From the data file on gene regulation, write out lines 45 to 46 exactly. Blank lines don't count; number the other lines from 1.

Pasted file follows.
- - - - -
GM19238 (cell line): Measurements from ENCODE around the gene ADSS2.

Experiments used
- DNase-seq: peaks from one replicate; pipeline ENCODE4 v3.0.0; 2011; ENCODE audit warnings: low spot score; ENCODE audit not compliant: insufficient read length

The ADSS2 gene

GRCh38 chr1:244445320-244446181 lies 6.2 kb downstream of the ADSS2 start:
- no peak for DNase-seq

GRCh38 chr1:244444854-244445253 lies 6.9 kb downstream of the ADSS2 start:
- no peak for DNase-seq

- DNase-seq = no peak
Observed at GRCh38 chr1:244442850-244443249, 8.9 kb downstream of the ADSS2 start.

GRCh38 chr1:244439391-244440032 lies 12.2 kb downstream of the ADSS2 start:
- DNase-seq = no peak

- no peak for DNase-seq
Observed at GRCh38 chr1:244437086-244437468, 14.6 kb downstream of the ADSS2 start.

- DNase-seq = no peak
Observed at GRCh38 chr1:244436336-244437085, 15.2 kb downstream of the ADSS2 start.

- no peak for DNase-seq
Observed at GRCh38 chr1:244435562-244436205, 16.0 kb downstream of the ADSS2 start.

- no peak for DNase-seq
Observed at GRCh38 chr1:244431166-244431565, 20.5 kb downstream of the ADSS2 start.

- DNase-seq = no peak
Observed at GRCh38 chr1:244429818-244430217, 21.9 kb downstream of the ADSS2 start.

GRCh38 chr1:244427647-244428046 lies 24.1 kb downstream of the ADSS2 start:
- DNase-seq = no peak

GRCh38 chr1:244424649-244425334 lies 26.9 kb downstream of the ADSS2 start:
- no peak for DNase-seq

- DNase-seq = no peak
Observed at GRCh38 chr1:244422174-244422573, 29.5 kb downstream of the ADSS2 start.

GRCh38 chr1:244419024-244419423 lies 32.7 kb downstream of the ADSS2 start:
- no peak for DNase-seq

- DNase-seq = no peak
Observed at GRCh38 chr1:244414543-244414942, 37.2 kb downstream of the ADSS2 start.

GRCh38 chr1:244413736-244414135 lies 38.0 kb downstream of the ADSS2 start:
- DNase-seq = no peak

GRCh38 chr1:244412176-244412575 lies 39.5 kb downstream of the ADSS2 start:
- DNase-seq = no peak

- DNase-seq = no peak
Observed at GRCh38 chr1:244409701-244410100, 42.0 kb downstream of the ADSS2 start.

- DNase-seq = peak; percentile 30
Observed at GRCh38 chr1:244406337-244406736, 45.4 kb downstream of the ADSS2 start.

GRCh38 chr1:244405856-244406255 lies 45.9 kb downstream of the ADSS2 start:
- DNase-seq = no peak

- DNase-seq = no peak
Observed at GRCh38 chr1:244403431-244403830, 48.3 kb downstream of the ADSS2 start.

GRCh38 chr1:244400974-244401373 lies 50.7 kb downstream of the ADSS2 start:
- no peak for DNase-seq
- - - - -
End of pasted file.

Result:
GRCh38 chr1:244400974-244401373 lies 50.7 kb downstream of the ADSS2 start:
- no peak for DNase-seq